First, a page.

The Grey Horse

R.A. MacAvoy

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Ok, let’s get this out of the way. The names are impossible. I like to hear the names in my head asĀ  I read, and I almost quit this book early. The author provides a pronunciation guide at the beginning, but it doesn’t help. I soldiered on anyway. It’s not bad enough to struggle through the Irish names, but it seems that each character also has an English name. The main character, the grey horse of the title is named Ruairi MacEibhir, or Rory MacEever, and his friend is named Anrai O Reachtaire or Henry Raftery. The third main character is Tadhg O Murchu, or Tim Murphy, the priest.

I’m glad I persevered, because this is one of the most delightful, inventive novels I have read this year. Set in times past, the Irish people suffer under the oppression of English overlords. Into the little town of Carraroe, steps a magnificent white stallion. You may be confused unless you know that unless a horse is an albino, white horses are called grey. It is the shape-shifting Ruairi come to seek a wife.

The story that follows is full pure magic. Fortunately, MacAvoy has written several books, and I intend to read them all.

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Blackbird House

Alice Hoffman

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I love Alice Hoffman, whether she is writing novels or short stories. Blackbird House is a collection of short stories, all linked by their connection to Blackbird House in Massachusetts over 200 years. The stories take you away to a different time and place, always with Hoffman’s easy familiarity with human nature.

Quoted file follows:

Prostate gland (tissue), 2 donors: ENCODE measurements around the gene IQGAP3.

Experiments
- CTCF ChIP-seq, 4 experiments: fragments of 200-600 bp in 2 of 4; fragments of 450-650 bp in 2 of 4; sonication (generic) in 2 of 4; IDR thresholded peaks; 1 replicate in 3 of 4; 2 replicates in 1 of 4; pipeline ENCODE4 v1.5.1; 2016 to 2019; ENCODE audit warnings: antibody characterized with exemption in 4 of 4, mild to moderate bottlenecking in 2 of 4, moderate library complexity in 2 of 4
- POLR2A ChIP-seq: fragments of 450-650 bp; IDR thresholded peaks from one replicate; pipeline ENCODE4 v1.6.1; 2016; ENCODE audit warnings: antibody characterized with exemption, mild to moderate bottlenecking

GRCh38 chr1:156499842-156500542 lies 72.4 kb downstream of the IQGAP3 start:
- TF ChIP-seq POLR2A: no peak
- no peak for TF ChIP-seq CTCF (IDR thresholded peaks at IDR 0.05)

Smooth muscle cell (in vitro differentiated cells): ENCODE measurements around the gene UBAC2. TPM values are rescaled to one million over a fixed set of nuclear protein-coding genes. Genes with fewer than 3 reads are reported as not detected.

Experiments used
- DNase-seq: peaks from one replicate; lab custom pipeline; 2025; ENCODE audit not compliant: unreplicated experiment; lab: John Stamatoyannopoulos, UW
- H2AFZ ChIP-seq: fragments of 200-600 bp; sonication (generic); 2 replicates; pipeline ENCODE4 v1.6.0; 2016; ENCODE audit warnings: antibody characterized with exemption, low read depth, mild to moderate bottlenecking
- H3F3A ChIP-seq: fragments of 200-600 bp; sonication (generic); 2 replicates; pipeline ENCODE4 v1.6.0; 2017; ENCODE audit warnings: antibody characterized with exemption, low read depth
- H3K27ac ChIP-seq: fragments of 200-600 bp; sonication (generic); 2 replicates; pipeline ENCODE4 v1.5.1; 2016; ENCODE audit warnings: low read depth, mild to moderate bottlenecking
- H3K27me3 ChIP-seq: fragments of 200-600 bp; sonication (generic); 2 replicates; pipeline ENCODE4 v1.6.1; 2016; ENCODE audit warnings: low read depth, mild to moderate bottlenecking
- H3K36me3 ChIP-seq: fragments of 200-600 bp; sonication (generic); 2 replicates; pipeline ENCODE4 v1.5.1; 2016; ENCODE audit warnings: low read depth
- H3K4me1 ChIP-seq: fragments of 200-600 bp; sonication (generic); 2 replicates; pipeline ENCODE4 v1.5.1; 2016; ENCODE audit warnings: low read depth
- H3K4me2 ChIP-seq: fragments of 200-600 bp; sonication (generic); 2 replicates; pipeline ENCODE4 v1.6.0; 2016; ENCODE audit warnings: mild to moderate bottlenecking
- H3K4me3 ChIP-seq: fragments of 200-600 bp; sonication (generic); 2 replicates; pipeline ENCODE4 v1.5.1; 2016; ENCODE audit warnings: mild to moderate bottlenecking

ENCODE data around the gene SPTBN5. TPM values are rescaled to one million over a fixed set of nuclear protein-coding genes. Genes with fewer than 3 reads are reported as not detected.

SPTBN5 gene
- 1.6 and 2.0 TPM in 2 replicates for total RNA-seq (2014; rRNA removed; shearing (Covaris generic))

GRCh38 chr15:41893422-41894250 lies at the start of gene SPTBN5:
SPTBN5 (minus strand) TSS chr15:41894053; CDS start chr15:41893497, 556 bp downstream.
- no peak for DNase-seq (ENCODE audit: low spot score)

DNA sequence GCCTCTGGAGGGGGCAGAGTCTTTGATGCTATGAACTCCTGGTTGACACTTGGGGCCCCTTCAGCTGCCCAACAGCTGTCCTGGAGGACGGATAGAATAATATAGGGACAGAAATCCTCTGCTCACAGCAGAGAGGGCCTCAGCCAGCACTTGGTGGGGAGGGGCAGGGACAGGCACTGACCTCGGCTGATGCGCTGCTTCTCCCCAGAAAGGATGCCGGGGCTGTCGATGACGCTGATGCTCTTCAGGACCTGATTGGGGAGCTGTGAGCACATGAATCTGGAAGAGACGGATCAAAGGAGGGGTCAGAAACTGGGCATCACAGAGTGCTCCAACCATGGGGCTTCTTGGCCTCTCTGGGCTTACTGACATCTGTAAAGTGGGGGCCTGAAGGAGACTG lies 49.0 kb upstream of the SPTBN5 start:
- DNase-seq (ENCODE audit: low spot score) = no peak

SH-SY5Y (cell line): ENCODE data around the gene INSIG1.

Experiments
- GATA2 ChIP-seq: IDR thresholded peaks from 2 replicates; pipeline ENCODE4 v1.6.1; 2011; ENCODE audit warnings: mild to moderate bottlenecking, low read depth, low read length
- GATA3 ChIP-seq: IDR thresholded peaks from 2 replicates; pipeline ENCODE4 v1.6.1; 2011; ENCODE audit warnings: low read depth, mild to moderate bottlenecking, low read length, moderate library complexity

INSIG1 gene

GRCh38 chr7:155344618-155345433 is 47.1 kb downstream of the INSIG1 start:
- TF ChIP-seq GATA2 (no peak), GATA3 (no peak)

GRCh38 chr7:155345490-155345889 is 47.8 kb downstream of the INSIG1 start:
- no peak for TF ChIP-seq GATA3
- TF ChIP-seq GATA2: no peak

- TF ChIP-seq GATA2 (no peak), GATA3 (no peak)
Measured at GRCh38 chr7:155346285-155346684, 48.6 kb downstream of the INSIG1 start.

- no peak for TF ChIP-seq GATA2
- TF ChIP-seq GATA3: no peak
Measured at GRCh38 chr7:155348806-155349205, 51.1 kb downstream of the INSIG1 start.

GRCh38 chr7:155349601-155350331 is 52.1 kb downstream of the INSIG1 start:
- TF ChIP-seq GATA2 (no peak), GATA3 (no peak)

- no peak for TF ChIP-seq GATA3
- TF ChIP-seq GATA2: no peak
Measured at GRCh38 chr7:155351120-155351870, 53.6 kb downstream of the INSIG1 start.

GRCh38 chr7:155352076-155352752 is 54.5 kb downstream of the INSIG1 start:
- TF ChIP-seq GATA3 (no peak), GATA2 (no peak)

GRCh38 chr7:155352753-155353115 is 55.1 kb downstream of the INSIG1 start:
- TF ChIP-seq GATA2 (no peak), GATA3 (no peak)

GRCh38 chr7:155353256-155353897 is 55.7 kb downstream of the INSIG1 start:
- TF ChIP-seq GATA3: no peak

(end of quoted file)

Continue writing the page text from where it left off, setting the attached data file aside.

The Thread That Binds the Bones

Nina Kiriki Hoffman

The Thread That Binds the Bones (The Chapel Hollow Novels) by [Hoffman, Nina Kiriki]

Those Chapel Hollow people are different, but it doesn’t do to remark on it. People who do, well strange things happen to them. Best just pretend you don’t see. That’s what the people in Arcadia do. Best not to stir things up.

Then a drifter, name of Tom Renfield, comes to town. People like him, but they figure he won’t be around long. Drifters come, and drifters go. He probably wouldn’t stay around long if it hadn’t been for Laura. She’s come back to town for a wedding at Chapel Hollow and hires Tom to drive her there. That’s the beginning.

Seems that Tom, while not of Chapel Hollow, has some powers of his own. Powers as strong as any of the Chapel Hollow people.

This delightful book by Hoffman explores the people of Chapel Hollow and their relationship with the small town of Arcadia in a delightful mix of magic realism and love.

The Rules of Magic

Alice Hoffman

The Rules of Magic: A Novel by [Hoffman, Alice]

Thanks to Netgalley for ARC.

Three magical children escape the oppressive life under their parents to spend the summer with their aunt Isabelle in her home in a small town where the family ostracized by most of the citizens. Occasionally a woman knocks on the door to ask Isabelle for a potion or a love charm, but otherwise they are left alone.

The three children grow up trying to deal with the growth of their own powers. Franny, the oldest, holds on to logic and scientific theory to deny what is happening, until she is forced to face her own power. Jet, the middle child, loses her ability to know what people are thinking, after a traumatic incident. Vincent, the youngest, deals with his ability to read the future by trying to drown his knowledge in drugs and alcohol.

Ultimately this story is the story of the power of love to harm us and heal us.